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Other Terms: Internal maxillary artery, Arteria maxillaris, Artère maxillaire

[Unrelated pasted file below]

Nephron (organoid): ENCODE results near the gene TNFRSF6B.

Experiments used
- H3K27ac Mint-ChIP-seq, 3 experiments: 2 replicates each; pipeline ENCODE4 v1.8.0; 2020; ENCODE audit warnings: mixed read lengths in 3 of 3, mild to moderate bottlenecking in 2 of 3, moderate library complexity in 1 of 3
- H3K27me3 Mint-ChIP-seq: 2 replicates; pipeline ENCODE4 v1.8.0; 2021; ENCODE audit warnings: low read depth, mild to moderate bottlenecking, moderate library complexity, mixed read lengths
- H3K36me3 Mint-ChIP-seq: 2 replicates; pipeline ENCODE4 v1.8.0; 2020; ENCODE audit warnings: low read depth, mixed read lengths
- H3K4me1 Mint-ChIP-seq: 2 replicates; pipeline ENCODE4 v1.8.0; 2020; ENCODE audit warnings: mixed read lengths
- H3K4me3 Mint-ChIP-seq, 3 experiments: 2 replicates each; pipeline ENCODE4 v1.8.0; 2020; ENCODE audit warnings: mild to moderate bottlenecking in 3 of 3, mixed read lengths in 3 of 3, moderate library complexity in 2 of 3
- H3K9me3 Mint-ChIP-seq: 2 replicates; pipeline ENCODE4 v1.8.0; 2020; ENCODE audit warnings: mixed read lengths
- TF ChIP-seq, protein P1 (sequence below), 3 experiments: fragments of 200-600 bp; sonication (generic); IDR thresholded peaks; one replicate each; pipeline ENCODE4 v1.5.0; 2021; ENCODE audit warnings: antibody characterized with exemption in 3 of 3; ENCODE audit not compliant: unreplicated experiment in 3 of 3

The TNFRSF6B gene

The maxillary artery is the larger of the two terminal branches of the external carotid artery. It arises in the parotid gland, opposite to or slightly lower than the neck of the lower jaw. The artery is divided into three portions: maxillary, pterygoid, and sphenomaxillary. The maxillary portion passes forward between the internal lateral ligament and the neck of the lower jaw. It reaches the lower margin of the external pterygoid muscle. The pterygoid portion extends obliquely upward and forward upon the outer surface of the external pterygoid muscle. It is hidden by the insertion of the temporal muscle. The sphenomaxillary portion lies in the sphenomaxillary fossa. The branches of the maxillary portion of the maxillary artery are: the deep auricular, tympanic, middle meningeal, small meningeal, and inferior dental arteries. The deep auricular artery pierces the wall of the external auditory canal to supply the tympanic membrane. The tympanic artery passes behind the temporomaxillary joint through the petrotympanic fissure to supply the tympanum. The middle meningeal artery runs upward between the two roots of the auriculotemporal nerve to the foramen spinosum, through which it enters the cranial cavity to supply the cranium and dura mater. The small meningeal artery ascends to the foramen ovale, through which, after supplying a branch to the nasal fossa and soft palate, it enters the cranial cavity. The inferior dental artery accompanies the inferior dental nerve and passes downward, upon the internal pterygoid muscle and the internal lateral ligament. It enters the inferior dental foramen together with the inferior dental nerve. The artery then occupies the inferior dental canal. The inferior dental artery gives off the mylohyoid artery, which accompanies the mylohyoid nerves. The branches of the pterygoid portion are the anterior and posterior deep temporal, internal and external pterygoid, and the masseteric and buccal arteries. The anterior and posterior deep temporal arteries pass upward through the corresponding parts of the temporal fossa, between he temporal muscle and the pericranium, which they supply. The pterygoid arteries supply the external and internal pterygoid muscles. The masseteric artery passes outward behind the temporal muscle, through the sigmoid notch of the lower jaw to the masseteric muscle. The buccal artery accompanies the long buccal nerve in its forward course between the ramus of the lower jaw and the external pterygoid to the buccinator muscle. The branches of the sphenomaxillary portion are the alveolar, infraorbital, descending palatine, artery of the pterygoid canal, pterygopalatine, and nasopalatine arteries. The alveolar artery gives off branches to the gums and the buccinator muscle, enters the superior maxilla at its zygomatic surface, and supplies the molar and bicuspid teeth and the mucous lining of the maxillary sinus. The infraorbital artery immediately enters the infraorbital groove and canal, accompanied by the superior maxillary divisions of the fifth pair of cranial nerves. It emerges upon the face along with the infraorbital nerve at the infraorbital foramen. It supplies branches to the orbit. It gives off an anterior superior dental branch, which runs downward in the anterior wall of the maxillary sinus and supplies the incisor and bicuspid teeth and the mucous membrane of the maxillary sinus. The descending palatine artery accompanies the posterior palatine branches the sphenopalatine ganglion of the fifth pair of cranial nerves, through the posterior palatine canal. It then emerges from the posterior palatine foramen, and passes forward in a groove situated near the alveolar process along the under surface of the hard palate. It then enters the incisive canals, a subdivision of the anterior palatine foramen. It anastomoses with the nasopalatine artery. It is distributed to the hard and soft palate, palatine glands, and gums. The Vidian artery runs backward with the Vidian nerve through the Vidian canal to supply the uppermost part of the pharynx, the auditory tubes, and the tympanum. The pterygopalatine artery which is very small passes backward with the pharyngeal nerve through the pterygopalatine canal to supply the upper pharynx, the sphenoid cells, and the auditory tube. The nasopalatine runs inward through the nasopalatine or sphenopalatine foramen into the superior meatus of the nose. It crosses the roof of the meatus between the mucous membrane and the bone to reach the septum of the nose. It runs downward and forward in a groove on the vomer, to anastomose with the posterior palatine artery. Two or three external branches are distributed to the mucous lining of the lateral nasal walls, the maxillary sinus, and the ethmoid and sphenoid cells.